Friday evenings you’ll find, among other selections, an All-You-Can-Eat Taco Bar. And on Saturdays, it’s “Burgers in the Bar” night.

A vintage photo shows the Emmaville Store shortly after it opened in the late 1930s or early 1940s.

A photo from the late 1930s or early 1940s shows the Emmaville Store shortly after it opened.

Nostalgia, as much as gas and food, likely draws customers off the county road to Emmaville. Itasca State Park lies only 20 miles away and the recreational Heartland Trail and North Country Scenic Trail are even closer. Emmaville also sits along state-funded snowmobile trails connecting Itasca with Bemidji, Park Rapids and Walker.

Tourists, hunters, anglers, seasonal residents, bikers, snowmobilers and more all find their way here.

Dining at the Emmaville Store cafe.

Dining at the Emmaville Store cafe.

No matter who walks in the door, whether local or visitor, Mike says, “We try to be warm and welcoming to everyone. We want them to feel like family. It’s a place where they can step back in time and remember when they used to come up north when they were kids. It’s also a place for locals to gather for coffee, meetings and celebrations.”

Business can be slow sometimes, though, including in March and April. Yet the Sprys have managed to make enough money to pay the bills. The challenge has been finding time to get away. “It’s a lot like owning a dairy farm,” Mike says. “You can’t leave it easily.”

As Mike says, the Emmaville Store is a labor of love for him and Mel. His down-to-earth heartfelt writing about the people and happenings in Emmaville proves that.

Mike emailed this bonus photo from Emmaville of the 1907 schoolhouse, labeled by previous owner Cal Jensen as the University of Emmaville.

Mike emailed this bonus photo from Emmaville of the 1907 schoolhouse, labeled by previous owner Cal Jensen as the University of Emmaville. Jensen was a colorful character, Mike says, who posted several witty signs to attract tourists. The Sprys have refurbished that signage like “The More People I Meet, the More I Like My Dog.” Today the old schoolhouse is owned and used by two brothers as a hunting cabin.

FYI: Want to read more of Mike’s musings from Emmaville? Click here to reach his “Rediscovering Emmaville” blog. And click here to reach the Emmaville Store website.

© Copyright 2014 Audrey Kletscher Helbling
Photos courtesy of Mike Spry


2013 in retrospect January 1, 2014

Filed under: Uncategorized — Audrey Kletscher Helbling @ 6:00 AM
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REFLECTING ON 2013, it’s been a good year in many ways. Not without challenges—no one’s life is perfect or worry-free—but mostly the past year rates as a good one on personal and professional levels.

Newlyweds Amber and Marc with Amber's brother, Caleb, and sister, Miranda.

Newlyweds Amber and Marc with Amber’s brother, Caleb, and sister, Miranda.

I watched as my eldest daughter married the love of her life. I watched as my youngest, my 19-year-old son, headed off to Boston, to a university that challenges him.

My role as a mother is ever evolving as my three adult children (that always seems like such an oxymoron) stretch their wings wider and fly higher. I am thankful for the independence and confidence they possess, although at times I joke that I should have tossed them into the basement and locked the door, keeping them forever close.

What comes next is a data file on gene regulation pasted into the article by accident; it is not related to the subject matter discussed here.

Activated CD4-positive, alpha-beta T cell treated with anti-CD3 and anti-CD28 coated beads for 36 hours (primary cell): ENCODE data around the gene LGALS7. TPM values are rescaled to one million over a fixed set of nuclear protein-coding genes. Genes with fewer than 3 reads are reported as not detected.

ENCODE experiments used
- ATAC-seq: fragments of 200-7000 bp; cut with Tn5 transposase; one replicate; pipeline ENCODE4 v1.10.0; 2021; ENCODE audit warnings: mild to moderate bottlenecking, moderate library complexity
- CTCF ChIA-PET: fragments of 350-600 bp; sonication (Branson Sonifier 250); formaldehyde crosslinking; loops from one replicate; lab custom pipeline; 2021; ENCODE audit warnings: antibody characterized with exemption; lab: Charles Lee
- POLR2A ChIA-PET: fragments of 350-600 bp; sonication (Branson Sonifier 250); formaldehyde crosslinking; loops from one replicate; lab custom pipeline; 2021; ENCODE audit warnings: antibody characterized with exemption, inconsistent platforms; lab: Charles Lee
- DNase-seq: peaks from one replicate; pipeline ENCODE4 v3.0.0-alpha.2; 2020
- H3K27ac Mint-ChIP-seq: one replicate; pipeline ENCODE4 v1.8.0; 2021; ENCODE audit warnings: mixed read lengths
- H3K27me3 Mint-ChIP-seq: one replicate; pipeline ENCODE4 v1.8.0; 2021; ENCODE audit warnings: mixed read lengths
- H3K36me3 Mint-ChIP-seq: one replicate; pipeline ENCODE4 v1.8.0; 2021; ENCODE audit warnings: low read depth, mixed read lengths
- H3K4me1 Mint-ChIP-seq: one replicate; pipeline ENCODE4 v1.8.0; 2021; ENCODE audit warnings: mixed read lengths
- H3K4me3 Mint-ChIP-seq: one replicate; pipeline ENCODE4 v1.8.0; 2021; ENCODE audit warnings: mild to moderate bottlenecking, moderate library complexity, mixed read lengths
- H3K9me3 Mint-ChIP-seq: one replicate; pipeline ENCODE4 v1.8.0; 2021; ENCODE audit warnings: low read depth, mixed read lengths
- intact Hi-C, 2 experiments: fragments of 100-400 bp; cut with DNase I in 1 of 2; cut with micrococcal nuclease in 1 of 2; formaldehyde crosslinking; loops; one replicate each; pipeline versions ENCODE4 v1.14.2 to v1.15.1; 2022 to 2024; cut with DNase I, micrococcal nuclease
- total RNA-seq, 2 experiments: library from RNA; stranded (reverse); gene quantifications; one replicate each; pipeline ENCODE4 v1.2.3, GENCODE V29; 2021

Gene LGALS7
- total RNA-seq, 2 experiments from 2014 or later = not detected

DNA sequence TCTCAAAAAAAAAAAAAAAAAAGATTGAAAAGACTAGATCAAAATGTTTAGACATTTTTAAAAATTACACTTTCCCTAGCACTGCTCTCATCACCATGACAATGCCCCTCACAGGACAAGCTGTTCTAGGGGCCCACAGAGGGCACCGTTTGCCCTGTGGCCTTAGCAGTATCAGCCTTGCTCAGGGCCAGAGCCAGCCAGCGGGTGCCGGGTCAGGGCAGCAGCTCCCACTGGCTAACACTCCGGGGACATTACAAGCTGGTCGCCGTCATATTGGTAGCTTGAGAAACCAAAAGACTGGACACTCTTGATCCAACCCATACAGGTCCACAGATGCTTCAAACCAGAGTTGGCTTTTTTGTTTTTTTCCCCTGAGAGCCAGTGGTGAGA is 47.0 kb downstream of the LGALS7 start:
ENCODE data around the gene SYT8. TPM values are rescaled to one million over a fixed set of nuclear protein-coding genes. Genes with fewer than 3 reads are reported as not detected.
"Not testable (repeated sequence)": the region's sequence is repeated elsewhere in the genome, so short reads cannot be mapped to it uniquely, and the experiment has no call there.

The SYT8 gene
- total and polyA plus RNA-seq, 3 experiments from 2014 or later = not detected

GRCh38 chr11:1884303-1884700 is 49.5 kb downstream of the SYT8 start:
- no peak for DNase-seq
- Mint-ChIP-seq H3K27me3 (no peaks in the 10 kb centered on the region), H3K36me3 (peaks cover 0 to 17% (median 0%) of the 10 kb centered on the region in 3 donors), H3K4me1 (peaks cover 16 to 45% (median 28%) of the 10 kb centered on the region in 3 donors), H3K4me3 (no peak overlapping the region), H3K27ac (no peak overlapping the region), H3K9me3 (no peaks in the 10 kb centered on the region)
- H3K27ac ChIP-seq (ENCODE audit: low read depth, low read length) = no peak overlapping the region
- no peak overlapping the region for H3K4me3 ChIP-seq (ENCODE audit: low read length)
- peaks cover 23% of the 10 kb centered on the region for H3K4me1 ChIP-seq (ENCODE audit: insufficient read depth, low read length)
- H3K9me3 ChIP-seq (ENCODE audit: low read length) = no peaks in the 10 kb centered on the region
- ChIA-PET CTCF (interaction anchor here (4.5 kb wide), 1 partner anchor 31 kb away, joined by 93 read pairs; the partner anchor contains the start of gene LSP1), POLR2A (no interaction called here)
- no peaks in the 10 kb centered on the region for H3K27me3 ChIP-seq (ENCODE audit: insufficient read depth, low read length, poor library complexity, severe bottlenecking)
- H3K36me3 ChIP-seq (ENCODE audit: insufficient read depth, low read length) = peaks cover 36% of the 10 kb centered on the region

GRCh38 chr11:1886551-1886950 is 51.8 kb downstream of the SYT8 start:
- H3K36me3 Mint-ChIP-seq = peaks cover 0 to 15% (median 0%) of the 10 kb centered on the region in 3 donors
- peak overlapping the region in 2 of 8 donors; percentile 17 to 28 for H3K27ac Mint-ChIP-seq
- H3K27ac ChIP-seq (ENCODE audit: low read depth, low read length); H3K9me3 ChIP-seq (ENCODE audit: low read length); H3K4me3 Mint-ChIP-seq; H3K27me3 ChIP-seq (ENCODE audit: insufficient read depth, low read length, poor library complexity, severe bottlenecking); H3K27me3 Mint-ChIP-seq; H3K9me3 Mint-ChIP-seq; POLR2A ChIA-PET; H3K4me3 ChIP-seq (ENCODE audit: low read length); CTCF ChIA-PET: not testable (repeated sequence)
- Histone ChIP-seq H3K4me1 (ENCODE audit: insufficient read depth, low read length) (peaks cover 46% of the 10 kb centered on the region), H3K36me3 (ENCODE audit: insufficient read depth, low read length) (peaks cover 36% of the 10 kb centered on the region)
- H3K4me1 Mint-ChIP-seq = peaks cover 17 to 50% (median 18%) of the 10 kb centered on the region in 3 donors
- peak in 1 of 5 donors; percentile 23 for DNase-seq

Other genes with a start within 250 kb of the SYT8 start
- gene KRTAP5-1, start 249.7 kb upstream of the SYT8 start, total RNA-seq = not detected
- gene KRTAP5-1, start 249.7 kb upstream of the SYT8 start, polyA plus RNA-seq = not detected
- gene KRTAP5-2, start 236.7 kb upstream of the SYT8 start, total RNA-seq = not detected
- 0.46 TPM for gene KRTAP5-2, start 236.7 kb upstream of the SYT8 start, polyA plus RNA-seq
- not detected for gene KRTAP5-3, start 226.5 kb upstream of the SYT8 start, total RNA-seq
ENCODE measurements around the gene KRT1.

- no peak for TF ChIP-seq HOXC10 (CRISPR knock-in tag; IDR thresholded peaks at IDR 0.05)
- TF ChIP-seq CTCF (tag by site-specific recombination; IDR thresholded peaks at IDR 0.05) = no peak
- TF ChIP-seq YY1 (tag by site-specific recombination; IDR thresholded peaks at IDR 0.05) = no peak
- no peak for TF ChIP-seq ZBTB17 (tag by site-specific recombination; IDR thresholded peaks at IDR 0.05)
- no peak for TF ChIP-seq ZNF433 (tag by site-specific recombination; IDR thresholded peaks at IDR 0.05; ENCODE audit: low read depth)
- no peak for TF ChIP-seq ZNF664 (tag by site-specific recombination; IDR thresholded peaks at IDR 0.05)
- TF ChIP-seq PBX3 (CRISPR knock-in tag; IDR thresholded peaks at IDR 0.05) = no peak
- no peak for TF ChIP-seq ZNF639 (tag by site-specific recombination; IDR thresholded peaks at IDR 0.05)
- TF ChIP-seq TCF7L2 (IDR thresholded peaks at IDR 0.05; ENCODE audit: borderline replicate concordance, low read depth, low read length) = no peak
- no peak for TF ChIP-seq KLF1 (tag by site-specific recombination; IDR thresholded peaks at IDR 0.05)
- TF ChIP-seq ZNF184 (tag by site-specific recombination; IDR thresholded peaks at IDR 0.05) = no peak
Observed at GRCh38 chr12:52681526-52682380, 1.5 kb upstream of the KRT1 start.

Personally, I continue to be blessed by the presence of so many caring people in my life from loving family members to a supportive bible study group to bloggy friends who have become real-life friends, and more.

I am grateful, too, that God continues to bless me with a listening ear and a compassionate heart. My husband always tells me that I can make anyone cry, and he means that in the best of ways.

That's my post, labeled "Barn Memories," featured today on Freshly Pressed.

For the third time since I began blogging, my work was selected for Freshly Pressed in 2013. That’s my post, labeled “Barn Memories.”

On the professional side of my life, the past year has presented new opportunities and accomplishments. This blog continues to flourish with around 230,000 views in 2013 and a growing readership, now at 708 followers.

I am thankful for everyone who reads Minnesota Prairie Roots and to media outlets like Minnesota Public Radio (Bob Collins’ NewsCut) and MinnPost (Minnesota Blog Cabin), which occasionally pick up my work.

Me and my camera, a tool in the writing profession I love.

Me with my DSLR Canon EOS 20D.

I’ve always considered myself first and foremost a writer in my professional life. But in the past year, my confidence as a photographer has soared as I’ve sold numerous photos which have been featured in places like a cable TV show intro, a catalog in the UK, a corporate report and more.

Photos published on Minnesota Prairie Roots are for sale. Check my “About” page for a contact email address. Just don’t email and tell me you would like to use a specific photo and you will give me photo credit. I don’t give away my work (meaning photos and stories should not be lifted and used without my permission).

Me, next to my "Off to Mankato to 'get and education'" poem posted near Glenwood Gardens.